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First i am new to the forum shouldn't be given my desire to shoot. So thanks in advance and I am looking forwards to this forum.

I have a Colt Anaconda revolver in 44 mag

every 5 or more shots it misfires by that I mean the firing pin puts a divot in the primer but its not deep enough to set it off. After comparing the dimple left by the firing pin it is not hitting deep enough in comparison to my other revolvers. It is the same on on shots fired I just think the ones that do fire were only because its just barely off enough that some will not fire.

I bought it used a few months ago and I think it was sold because of this. I have a couple of thoughts on it as well. First i suspect someone has put a new hammer in it and or possibly done some trigger work as its trigger pull is probably in the 2 to 2.5 pound range. There is also some color differences between the trigger and hammer. I shoot a variety of hand guns while I haven't put it on an actual scale I can tell you its trigger pull is light. I like it and its not so light its dangerous but I am sure someones done something to it.

With that being said heres what I know and what I think. The firing pin if pushed in manually with a pick does move freely and deep enough into the cylinder that I do not think it a worn firing pin or an issue with the firing pin?? But I could be wrong the end that the hammer works on may be worn??

Next could the main spring for the hammer be weak not triggering the hammer with enough force this might also reduce trigger pull again a thought but I do not know. I have tried to find a new spring on line but have yet to find someone with one in stock and we no longer have any dealers within 60 miles of here to order one through.

next is the hammer I suspect its been replaced at some point and wonder if the hammer has to be fitted to the gun. The main part of the hammer on it upper edge hits the guns main frame this leaves a gap in the lower area to hit the plate that actually forces the firing pin into the cylinder. The gap between this area and the plate is a lot more on this gun than my other revolvers with similar design. So one of my thoughts is the hammer needs filed down a little to allow the hammerto hit the plate against the firing pin with a little more force. But once again I do not know.

I am pretty crafty and am capable of a spring install if that is a place to start but do not want to start filing on its hammer unless I had a clearance spec or at least an idea of what is right.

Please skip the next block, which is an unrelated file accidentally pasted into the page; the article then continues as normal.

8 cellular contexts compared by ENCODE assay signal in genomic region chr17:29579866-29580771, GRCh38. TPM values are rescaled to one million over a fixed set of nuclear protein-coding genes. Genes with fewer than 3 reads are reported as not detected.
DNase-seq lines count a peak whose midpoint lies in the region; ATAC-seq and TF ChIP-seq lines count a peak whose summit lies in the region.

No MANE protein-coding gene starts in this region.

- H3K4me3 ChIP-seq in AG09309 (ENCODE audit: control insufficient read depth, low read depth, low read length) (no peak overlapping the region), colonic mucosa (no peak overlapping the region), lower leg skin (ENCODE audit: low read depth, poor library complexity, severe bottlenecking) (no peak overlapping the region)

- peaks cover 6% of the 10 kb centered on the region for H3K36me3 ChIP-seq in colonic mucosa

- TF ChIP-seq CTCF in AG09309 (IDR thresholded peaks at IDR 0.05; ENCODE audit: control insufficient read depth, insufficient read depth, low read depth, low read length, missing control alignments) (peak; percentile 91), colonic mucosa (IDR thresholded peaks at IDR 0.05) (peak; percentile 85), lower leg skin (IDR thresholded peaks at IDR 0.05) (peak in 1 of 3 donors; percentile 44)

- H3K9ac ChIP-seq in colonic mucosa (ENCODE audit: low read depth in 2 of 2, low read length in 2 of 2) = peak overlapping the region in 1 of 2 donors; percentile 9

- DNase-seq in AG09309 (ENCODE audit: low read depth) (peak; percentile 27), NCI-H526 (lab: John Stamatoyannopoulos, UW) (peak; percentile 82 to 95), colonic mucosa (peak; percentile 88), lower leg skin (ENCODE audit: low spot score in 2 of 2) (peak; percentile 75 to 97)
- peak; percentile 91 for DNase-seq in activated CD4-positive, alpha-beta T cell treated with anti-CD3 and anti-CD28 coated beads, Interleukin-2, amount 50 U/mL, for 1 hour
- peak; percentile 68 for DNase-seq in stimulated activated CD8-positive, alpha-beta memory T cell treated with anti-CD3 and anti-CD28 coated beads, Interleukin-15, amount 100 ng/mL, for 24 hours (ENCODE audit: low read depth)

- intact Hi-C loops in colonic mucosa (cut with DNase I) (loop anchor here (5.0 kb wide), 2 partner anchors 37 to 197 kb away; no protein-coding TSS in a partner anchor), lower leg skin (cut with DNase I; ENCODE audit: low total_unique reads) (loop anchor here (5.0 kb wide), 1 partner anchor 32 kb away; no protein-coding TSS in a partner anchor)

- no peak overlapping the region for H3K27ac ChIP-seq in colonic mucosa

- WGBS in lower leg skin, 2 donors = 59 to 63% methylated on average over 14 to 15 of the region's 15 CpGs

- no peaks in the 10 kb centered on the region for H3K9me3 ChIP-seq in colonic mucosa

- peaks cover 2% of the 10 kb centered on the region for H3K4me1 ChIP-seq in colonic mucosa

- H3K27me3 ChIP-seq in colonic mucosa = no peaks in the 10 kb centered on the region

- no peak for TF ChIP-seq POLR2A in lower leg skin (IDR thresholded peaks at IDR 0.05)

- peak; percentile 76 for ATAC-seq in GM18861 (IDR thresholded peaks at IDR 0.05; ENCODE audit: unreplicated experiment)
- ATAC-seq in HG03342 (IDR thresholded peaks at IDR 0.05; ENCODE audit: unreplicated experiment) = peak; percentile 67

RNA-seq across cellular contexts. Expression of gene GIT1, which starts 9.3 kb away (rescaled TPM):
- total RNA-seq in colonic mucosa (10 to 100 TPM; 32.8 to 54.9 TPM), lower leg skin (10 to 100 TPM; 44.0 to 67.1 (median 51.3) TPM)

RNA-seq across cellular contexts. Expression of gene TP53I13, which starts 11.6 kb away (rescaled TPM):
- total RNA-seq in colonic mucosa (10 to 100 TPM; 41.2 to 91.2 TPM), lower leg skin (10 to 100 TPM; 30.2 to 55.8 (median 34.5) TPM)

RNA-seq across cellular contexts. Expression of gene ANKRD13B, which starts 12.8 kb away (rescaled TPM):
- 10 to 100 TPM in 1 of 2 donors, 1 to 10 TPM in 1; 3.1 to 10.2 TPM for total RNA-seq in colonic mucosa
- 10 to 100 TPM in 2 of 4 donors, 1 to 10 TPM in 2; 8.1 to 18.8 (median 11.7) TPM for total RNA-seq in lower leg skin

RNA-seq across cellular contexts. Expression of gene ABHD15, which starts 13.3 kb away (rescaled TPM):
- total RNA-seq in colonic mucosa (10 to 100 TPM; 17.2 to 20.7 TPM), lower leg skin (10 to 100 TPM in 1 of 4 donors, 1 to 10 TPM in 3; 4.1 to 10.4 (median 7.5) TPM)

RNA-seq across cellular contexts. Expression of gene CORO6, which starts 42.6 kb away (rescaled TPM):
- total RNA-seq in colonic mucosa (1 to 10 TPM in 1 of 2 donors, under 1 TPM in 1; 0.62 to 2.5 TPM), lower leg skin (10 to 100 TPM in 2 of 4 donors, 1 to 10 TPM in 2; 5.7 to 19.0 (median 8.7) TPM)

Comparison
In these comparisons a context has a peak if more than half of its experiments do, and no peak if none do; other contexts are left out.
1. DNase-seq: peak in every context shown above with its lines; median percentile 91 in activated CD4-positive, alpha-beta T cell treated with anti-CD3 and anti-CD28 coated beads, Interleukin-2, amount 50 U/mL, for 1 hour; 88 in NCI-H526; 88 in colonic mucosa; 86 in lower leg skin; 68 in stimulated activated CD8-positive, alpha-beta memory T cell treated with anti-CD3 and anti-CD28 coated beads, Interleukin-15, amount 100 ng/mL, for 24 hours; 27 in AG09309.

Last resort I will drive it in to a gun shop and see if they can help.

Thanks again.
 

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First of all, welcome to the forum!

Have you tried multiple brands of ammo yet? It might be a bad batch of rounds. If its not ammo then it has to be that the firing pin isnt striking hard enough. either due to a worn pin or a weak spring/hammer not striking hard enough. Hope this helps! Good luck!
 

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Sounds like an amateur trigger job, since you say the trigger is light.

You might try a set of Wolfe springs, to try to put it back to factory specs, but I think I would turn the problem over to an expert.
 

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Someone has indeed done a very amateurish trigger job on your revolver.
The stupidest way to lighten a pistol's trigger pull is to cut a few coils off of its mainspring (called the "hammer spring" in Colt parts breakdowns). I believe that's what someone has done to your pistol.
One result of shortening the mainspring is indeed a much lighter trigger pull. The other, however, is light primer strikes: dimpled primers but no "BANG!"

Replace the mainspring.
Get a real trigger job, and make sure it's done by a gunsmith who promises not to shorten the mainspring.
(A proper trigger job is a matter of truing angles and polishing, not mainspring cutting.)
 

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Should be easy enough to replace the spring just to rule it out. I'd leave filing anything to a very last resort.
 

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...I'd leave filing anything to a very last resort.
No filing! (At least, not normally.)
A good trigger job involves only stones, unless something is really buggered up.
It is no job for an amateur.
 

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I have to agree with steve1911a1.
Replacing the hammer spring with a new one would be the first, cheapest, & quickest place to start. Contact brownells or walter wolff springs, for the correct spring.

When the new one arrives, measure its length compared to the spring currently in your pistol. I can almost guarantee the new spring will be longer.

Mr. Alex hamilton @ 10-ring precision in san antonio, tex or teddy jacobson @ "actions by t"in sugarland, texas. They are both recognized by american handgunner magazine as in "the top 100" best in our nation.
 
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